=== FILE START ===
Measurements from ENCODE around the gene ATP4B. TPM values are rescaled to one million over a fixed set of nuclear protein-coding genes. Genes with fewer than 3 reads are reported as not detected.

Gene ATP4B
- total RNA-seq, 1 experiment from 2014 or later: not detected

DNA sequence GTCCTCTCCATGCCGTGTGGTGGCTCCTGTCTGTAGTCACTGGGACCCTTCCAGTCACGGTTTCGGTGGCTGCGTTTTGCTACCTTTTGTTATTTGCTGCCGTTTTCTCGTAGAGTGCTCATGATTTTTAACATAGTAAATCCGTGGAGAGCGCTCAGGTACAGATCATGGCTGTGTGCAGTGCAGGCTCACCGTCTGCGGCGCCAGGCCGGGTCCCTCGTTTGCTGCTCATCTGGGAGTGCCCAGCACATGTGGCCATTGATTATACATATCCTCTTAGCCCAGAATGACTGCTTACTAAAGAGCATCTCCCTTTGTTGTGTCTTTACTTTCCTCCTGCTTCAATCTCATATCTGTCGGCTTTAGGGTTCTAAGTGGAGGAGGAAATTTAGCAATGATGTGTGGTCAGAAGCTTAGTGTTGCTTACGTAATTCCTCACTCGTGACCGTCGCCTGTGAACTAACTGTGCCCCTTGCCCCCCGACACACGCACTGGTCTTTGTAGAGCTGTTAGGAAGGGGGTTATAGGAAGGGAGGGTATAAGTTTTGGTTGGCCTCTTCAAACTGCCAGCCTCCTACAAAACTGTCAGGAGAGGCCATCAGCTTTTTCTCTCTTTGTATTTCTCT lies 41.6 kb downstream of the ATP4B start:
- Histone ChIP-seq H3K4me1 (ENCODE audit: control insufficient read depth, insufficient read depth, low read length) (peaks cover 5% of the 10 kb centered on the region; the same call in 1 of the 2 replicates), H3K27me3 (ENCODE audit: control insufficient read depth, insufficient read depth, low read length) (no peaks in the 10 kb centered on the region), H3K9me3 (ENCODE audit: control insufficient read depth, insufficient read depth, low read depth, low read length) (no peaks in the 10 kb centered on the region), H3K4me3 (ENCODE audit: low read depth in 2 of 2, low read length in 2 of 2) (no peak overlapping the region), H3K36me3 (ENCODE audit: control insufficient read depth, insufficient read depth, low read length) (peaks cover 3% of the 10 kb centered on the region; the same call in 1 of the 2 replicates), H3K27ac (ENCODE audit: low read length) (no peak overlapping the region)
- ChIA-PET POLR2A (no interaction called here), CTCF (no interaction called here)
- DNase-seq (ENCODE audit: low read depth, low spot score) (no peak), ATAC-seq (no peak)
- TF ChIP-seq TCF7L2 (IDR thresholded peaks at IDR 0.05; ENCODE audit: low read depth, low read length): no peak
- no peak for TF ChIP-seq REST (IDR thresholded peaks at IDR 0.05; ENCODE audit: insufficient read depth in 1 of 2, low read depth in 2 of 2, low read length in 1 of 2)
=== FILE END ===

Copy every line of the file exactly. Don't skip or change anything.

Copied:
Measurements from ENCODE around the gene ATP4B. TPM values are rescaled to one million over a fixed set of nuclear protein-coding genes. Genes with fewer than 3 reads are reported as not detected.

Gene ATP4B
- total RNA-seq, 1 experiment from 2014 or later: not detected

DNA sequence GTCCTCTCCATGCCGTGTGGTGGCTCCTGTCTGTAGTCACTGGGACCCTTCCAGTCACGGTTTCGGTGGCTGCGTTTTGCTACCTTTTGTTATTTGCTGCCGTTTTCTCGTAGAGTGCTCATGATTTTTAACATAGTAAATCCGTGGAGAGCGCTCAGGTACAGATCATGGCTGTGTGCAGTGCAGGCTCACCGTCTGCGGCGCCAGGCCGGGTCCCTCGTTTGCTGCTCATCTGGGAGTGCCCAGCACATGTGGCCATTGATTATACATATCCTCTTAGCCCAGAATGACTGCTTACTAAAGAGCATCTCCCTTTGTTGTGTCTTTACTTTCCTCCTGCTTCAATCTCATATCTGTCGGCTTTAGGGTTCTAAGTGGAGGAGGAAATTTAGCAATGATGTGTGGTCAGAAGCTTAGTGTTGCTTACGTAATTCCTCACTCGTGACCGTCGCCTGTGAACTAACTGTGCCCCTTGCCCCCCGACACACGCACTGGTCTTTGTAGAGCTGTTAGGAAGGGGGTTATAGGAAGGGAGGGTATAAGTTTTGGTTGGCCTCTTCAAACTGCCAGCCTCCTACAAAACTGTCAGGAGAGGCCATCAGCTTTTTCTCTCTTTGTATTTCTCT lies 41.6 kb downstream of the ATP4B start:
- Histone ChIP-seq H3K4me1 (ENCODE audit: control insufficient read depth, insufficient read depth, low read length) (peaks cover 5% of the 10 kb centered on the region; the same call in 1 of the 2 replicates), H3K27me3 (ENCODE audit: control insufficient read depth, insufficient read depth, low read length) (no peaks in the 10 kb centered on the region), H3K9me3 (ENCODE audit: control insufficient read depth, insufficient read depth, low read depth, low read length) (no peaks in the 10 kb centered on the region), H3K4me3 (ENCODE audit: low read depth in 2 of 2, low read length in 2 of 2) (no peak overlapping the region), H3K36me3 (ENCODE audit: control insufficient read depth, insufficient read depth, low read length) (peaks cover 3% of the 10 kb centered on the region; the same call in 1 of the 2 replicates), H3K27ac (ENCODE audit: low read length) (no peak overlapping the region)
- ChIA-PET POLR2A (no interaction called here), CTCF (no interaction called here)
- DNase-seq (ENCODE audit: low read depth, low spot score) (no peak), ATAC-seq (no peak)
- TF ChIP-seq TCF7L2 (IDR thresholded peaks at IDR 0.05; ENCODE audit: low read depth, low read length): no peak
- no peak for TF ChIP-seq REST (IDR thresholded peaks at IDR 0.05; ENCODE audit: insufficient read depth in 1 of 2, low read depth in 2 of 2, low read length in 1 of 2)